Making sound for the past 100 years

History

The bronze bell at Central Prisons of Mysore. dh photo

The Central Prisons, Mysore quietly celebrated an occasion with the onset of 2011, that’s historically significant. It was the centenary celebration of a bronze bell, a virtual clock for all — from jail staff to inmates.

The only record to confirm the age of the bell is, the year 1911 engraved on the same. Installed in the front, it’s still in use round the clock.

Chief superintendent of the prison T H Lakshminarayan told City Herald that the bell is regularly rung every half an hour. For example, if the clock strikes 10 am/pm, person assigned with the job pulls the rope tied to the bell twice for five times with a brief pause. After half-an-hour, it is being pulled only once — meaning it’s 10.30 am/pm.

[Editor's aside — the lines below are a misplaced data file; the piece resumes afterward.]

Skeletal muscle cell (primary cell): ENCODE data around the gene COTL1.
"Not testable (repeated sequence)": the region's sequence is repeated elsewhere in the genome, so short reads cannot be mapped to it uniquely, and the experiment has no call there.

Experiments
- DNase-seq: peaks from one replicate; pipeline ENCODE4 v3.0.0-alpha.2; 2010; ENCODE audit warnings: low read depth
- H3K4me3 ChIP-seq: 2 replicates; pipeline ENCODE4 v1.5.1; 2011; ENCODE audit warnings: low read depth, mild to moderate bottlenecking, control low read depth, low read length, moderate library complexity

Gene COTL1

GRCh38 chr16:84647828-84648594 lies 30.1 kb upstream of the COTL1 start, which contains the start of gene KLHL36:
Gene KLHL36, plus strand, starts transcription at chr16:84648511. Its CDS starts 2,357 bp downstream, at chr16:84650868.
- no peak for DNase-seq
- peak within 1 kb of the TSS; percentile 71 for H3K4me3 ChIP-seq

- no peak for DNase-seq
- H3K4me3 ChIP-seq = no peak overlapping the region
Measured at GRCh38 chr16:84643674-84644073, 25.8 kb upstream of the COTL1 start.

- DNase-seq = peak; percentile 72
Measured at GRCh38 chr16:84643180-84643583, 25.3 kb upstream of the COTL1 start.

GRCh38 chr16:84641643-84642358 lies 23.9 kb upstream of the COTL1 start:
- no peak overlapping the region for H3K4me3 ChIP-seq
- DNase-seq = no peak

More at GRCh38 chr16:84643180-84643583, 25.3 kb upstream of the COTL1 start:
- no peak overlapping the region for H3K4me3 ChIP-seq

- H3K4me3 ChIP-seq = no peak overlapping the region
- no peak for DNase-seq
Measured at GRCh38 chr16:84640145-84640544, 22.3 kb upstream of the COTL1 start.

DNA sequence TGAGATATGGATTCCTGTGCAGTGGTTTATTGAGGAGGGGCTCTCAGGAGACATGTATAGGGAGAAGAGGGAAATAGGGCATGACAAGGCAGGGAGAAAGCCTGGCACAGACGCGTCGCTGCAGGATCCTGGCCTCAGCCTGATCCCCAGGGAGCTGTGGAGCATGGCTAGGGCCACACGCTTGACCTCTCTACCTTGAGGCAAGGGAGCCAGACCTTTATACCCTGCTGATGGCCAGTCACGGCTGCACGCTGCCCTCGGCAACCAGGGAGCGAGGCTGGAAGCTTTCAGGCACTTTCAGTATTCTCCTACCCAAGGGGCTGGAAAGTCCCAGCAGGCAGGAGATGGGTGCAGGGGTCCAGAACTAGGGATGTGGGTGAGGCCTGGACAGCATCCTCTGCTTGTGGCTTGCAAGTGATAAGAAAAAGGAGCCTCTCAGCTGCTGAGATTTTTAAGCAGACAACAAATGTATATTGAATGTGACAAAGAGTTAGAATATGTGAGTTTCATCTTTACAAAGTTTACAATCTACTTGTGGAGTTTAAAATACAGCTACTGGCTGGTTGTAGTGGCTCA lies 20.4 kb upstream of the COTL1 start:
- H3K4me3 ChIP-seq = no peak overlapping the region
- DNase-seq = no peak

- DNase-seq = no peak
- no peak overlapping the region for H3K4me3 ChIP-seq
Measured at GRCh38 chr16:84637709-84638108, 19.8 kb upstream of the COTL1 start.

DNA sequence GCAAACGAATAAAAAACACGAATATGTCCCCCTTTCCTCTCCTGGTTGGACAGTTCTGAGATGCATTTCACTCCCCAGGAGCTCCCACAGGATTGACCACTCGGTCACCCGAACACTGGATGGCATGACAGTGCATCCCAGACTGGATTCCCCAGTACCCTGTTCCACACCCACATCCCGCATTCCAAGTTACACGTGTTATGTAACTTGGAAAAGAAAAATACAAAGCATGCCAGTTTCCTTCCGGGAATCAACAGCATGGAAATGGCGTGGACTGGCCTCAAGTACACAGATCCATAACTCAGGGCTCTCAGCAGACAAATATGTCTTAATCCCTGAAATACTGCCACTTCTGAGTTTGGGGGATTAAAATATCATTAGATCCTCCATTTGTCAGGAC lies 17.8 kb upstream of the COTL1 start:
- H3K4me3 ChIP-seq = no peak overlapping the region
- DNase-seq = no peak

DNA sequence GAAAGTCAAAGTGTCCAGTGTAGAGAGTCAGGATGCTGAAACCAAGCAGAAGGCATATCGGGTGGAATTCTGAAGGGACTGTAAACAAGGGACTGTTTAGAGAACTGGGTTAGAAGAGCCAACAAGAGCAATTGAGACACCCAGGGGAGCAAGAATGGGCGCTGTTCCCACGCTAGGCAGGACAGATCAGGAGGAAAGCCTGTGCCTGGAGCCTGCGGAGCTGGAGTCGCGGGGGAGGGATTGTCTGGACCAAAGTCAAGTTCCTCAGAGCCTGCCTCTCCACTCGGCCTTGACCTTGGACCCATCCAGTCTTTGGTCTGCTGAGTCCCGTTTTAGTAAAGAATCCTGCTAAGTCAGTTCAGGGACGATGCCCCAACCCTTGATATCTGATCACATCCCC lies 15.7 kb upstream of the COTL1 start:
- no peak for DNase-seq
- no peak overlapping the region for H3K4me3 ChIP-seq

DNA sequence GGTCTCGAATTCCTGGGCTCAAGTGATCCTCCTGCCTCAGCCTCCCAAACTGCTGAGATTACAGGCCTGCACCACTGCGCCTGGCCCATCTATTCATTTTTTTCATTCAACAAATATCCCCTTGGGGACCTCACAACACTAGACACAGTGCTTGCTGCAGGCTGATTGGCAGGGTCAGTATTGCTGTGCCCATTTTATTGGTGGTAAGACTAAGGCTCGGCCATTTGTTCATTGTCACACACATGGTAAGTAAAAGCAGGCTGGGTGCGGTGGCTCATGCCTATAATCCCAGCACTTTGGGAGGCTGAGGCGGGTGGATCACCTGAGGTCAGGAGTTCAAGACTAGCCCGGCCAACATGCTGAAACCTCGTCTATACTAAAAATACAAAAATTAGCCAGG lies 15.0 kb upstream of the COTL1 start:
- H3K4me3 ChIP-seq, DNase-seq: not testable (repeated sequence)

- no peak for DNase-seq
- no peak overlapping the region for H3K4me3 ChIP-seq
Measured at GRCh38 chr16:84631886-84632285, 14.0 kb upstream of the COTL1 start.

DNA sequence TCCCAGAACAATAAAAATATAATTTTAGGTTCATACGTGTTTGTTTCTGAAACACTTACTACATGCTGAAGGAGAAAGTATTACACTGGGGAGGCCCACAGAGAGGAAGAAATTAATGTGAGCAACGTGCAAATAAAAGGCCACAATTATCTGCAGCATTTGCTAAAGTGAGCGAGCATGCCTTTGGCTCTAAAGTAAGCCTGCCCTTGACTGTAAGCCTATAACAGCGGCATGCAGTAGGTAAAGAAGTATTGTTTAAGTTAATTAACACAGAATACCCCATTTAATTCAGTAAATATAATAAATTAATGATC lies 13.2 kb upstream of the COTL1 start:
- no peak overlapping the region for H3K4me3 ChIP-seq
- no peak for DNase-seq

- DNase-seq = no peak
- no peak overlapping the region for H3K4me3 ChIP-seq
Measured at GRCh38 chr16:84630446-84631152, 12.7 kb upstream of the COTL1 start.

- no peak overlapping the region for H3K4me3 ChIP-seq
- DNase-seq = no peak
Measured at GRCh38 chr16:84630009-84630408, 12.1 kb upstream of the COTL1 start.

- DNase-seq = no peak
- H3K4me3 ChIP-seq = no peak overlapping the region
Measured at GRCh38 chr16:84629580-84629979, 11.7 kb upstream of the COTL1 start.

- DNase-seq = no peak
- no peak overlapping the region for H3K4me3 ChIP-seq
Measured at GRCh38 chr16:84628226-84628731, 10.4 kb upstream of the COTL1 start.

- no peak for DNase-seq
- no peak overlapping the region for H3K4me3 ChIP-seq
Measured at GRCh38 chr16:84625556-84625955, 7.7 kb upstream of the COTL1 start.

Signal

Early in the morning around 6.30 , the bell is rung nine times signalling the staffers in and around (including those in the residential quarters in the same complex) that all the cells are opened without any chaos.

Also in the evening hours, around 7, it is rung only twice, signalling all the cells are closed for the day. During emergency, the same act is repeated 10 times calling staffers to take position. When the situation calms down, it’s repeated again twice.

The officer said, the practice obviously dates back to the period British era. Earlier, ringing the bell was the only clock for prisoners to know the time. Gradually, wall clocks have adorned the barracks and an electric siren has been installed. But still the sound of the bell resonates.

The Mysore jail that was opened in 1862 has already completed 149 years of existence. According to the officer, as on Friday (June 24) it has 984 inmates — men and women (including both undertrials and convicts) in 40 rooms.

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